I learned to fly in Victoria, Australia in the 1960s while I studying Aeronautical Engineering at RMIT in Melbourne, specializing in Aerodynamics. I trained on Victa Airtourers at Moorabbin Airport with Civil Flying Services. The CFI was Jock Garden a highly respected WW2 pilot, senior instructor with UK Central Flying School, and a test pilot on early jets. The Airtourer was designed by Henry Millicer, one of my lecturers at RMIT and was built by the Victa Lawn Mower company in Bankstown, NSW. Henry and I were of Polish extraction and we got along well.
Next to Civil was Schutt Flying School with two Mooney M20s on the flight line. I had always been “besotted” by the Mooney as I felt the design was well ahead of the norm – it looked like it was doing 200 kts. while sitting on the ground. I studied up on its aerodynamic design and performance characteristics as a precursor to getting an endorsement. Coming off basic trainers, I figured that the M20 would be an exciting challenge.
The briefing was by an instructor, who was about my age, before we proceeded to the aircraft. After a pre-flight check, we climbed on board and taxied out. Flight control checks were good and we got our clearance. The M20 accelerated down the runway and I had been told to look for 60-70 kts. for a smooth takeoff and climb out. The Mooney lifted off (virtually by itself) and I could feel the acceleration. Glancing at the airspeed indicator (ASI), I was surprised to see only about 35 – 40 kts. The M20 was good, but surely not that good. We continued to accelerate and had become definitely airborne but the ASI still showed around 40 kts. Something was not right with the ASI – we were flying!!
As the remaining runway was being consumed at an alarming rate, and given that a high performance aircraft like the Mooney preferred to be airborne, I reached for the landing gear retract handle ready to “clean her up” as I fully intended to continue the takeoff and circle back to land with or without an operational ASI. As pilot-in-command, the instructor took over. Power-off , stick forward. Much like a flat stone skipping across a pond toward the opposite embankment, we proceeded down the runway. To his credit, the instructor eventually managed to land on the runway, pulling up on the grass verge. Expecting the worst, we were surprised to see that the Mooney appeared intact with no visible debris on the runway; however, the prop tips were bent back almost 90 degrees due to impact with the runway.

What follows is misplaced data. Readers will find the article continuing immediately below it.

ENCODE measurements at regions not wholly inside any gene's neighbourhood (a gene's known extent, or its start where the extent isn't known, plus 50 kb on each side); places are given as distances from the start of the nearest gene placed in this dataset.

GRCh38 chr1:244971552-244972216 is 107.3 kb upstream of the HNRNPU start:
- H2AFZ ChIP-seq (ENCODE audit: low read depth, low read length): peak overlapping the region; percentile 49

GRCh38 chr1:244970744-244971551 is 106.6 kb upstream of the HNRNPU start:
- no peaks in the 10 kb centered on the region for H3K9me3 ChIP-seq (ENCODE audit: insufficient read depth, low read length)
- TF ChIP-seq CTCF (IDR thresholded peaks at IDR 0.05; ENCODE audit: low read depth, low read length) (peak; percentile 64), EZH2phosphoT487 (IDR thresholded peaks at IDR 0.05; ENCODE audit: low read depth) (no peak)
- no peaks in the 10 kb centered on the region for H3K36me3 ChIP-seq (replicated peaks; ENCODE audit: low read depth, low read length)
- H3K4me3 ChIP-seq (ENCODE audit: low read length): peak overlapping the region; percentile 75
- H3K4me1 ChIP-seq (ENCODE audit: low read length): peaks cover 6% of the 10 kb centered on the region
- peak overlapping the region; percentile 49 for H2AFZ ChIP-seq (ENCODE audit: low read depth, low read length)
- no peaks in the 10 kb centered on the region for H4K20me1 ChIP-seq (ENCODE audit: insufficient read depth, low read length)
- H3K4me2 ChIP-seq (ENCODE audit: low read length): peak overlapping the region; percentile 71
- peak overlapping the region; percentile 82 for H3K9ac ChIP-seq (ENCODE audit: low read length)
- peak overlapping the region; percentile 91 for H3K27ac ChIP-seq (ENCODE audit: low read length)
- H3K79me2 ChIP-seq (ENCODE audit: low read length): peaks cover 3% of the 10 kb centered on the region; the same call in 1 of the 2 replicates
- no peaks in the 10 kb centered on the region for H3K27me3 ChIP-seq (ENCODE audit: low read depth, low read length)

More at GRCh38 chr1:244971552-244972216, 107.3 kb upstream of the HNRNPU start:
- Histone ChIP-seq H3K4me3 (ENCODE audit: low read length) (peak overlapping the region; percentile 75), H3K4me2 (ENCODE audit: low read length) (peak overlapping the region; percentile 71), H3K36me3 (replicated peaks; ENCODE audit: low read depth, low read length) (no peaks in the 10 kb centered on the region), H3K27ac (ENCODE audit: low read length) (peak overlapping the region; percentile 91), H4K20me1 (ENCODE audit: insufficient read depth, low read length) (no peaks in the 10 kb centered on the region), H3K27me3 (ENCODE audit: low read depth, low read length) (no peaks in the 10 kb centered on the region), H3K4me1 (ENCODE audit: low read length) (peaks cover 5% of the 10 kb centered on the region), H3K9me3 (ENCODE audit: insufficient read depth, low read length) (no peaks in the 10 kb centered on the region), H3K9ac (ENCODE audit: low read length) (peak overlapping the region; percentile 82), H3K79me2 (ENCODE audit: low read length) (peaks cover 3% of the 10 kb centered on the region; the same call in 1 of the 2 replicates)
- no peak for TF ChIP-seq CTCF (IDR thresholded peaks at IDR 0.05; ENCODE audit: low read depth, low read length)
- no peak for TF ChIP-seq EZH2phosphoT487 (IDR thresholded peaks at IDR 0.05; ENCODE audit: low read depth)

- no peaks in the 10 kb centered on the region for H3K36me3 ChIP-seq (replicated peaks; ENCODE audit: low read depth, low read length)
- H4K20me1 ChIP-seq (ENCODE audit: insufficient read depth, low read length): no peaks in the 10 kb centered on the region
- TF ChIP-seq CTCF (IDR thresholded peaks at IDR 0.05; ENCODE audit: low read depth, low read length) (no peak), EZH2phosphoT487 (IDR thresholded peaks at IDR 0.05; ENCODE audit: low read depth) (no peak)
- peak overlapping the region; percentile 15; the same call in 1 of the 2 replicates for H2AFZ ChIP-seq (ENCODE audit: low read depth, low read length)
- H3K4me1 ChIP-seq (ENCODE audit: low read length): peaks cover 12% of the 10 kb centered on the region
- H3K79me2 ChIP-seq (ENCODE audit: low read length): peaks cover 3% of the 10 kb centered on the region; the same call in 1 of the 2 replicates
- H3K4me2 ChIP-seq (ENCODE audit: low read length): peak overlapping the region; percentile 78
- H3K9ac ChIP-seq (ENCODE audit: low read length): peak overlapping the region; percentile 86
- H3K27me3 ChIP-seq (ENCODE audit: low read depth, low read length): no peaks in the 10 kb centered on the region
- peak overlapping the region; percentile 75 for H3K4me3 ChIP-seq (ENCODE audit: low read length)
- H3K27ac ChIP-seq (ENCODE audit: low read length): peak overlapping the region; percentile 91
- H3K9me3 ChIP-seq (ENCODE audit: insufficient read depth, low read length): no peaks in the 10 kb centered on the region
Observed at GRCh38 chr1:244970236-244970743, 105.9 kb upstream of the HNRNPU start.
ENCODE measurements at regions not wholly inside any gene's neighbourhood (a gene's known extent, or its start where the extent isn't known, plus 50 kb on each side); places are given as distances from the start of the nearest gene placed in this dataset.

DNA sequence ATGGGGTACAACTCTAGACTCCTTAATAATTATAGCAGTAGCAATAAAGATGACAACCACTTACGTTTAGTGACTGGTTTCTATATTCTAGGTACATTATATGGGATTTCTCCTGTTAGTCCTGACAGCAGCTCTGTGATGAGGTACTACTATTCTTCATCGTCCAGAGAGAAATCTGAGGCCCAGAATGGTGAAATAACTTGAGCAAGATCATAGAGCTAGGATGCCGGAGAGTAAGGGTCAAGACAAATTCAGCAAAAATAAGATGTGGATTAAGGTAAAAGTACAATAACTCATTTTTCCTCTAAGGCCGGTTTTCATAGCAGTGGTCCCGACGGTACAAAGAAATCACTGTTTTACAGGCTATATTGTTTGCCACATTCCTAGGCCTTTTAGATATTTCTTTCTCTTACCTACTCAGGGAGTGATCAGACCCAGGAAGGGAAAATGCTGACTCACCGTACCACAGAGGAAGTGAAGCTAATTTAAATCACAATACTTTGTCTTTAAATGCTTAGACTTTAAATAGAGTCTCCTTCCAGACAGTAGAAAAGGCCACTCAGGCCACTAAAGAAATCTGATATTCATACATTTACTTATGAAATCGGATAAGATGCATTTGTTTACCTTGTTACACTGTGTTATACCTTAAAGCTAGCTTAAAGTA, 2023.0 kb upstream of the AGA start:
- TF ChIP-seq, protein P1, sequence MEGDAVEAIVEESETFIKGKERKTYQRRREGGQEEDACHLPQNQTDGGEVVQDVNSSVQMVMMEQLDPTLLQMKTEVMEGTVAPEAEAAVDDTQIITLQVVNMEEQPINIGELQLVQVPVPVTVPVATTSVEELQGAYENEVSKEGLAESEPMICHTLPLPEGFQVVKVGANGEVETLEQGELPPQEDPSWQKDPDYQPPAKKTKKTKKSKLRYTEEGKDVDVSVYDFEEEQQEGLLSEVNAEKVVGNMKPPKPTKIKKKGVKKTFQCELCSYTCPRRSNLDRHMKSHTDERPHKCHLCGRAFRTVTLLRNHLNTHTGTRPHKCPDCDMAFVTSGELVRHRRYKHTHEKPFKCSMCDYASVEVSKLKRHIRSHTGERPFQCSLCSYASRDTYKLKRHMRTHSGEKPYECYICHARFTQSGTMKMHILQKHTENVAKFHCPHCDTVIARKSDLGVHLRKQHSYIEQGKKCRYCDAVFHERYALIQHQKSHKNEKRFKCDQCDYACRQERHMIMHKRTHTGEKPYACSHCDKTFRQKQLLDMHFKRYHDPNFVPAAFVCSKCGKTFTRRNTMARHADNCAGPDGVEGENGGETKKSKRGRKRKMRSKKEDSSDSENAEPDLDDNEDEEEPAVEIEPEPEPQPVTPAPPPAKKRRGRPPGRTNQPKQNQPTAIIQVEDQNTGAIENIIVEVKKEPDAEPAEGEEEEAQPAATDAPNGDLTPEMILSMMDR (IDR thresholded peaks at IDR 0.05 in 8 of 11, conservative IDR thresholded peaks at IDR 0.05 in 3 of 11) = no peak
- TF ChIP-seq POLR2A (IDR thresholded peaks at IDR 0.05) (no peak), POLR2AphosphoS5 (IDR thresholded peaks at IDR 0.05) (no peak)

Many aircraft have upturned wing tips (winglets) to improve aerodynamic efficiency and reduce wing span. Similarly, some prop blades had bent back tips to improve aerodynamic efficiency and provide better ground clearance. These were known as Q-tips, normally done in a Jig not on a rotating engine in close proximity to the ground. This Mooney would not be flying for some time as no doubt the engine must have been damaged. I did end up getting my endorsement on the other M20 on the same afternoon.
What had transpired?
First, the M20 had an aerodynamically operated flap cover over the pitot tube rather than a pitot sock and flag. At some stage, a wasp got past the flap, entered the tube, built a nest, and laid some eggs partially blocking the pitot tube causing the ASI to malfunction.
Second, the Mooney had an efficient laminar flow wing. These are pre-disposed to a phenomenon called an aerodynamic drag bucket. In simple terms, at low angles of attack and particular lift coefficients, the drag coefficient of the wing drops, sometimes deeply and abruptly, while the lift coefficient stays up. The lift to drag ratio can increase markedly as you enter the drag bucket and drop as you exit. Also, laminar boundary layers are generally sensitive to local airflow conditions and can easily “trip” into turbulence or high drag. I believe these two aerodynamic phenomena in combination and along with the abort event, had caused our “pirouette” along the runway. Because I had never experienced this combination, I chose to continue the takeoff.
Another factor supporting my decision was something that I experienced during my training. My CFI had a surprise for me one day. When I got into the Victa, I saw that he had covered the ASI. This was not in the syllabus. Jock did help me through the initial circuits but after that, it felt natural. I never really understood or appreciated the rationale behind this exercise but his words made some sense: “Man has always wanted to fly like a bird, so, when you fly, think and act like one, don’t you be flown”. Maybe he wanted me to develop an “inbuilt instinct” about flying. “You never know when”.
It is almost guaranteed that the unexpected will happen quite suddenly and at the most inopportune moment and usually with little time to react. What you do determines the outcome. Classic advice is: stay alert, calm, think logically and resist panic. Panic clouds judgement and reactions, usually resulting in a bad outcome. I also think that knowing the vagaries of your aircraft helps.
Rightly or wrongly (to the casual observer), I believe, given my knowledge of the aerodynamics pertaining to this type of aircraft and prior experience during my training, I could have saved the Mooney from any damage on that day. At no stage had I considered that continuing the takeoff would be worse than aborting. I had every confidence I could fly the aircraft, as it was already airborne and aerodynamically stable.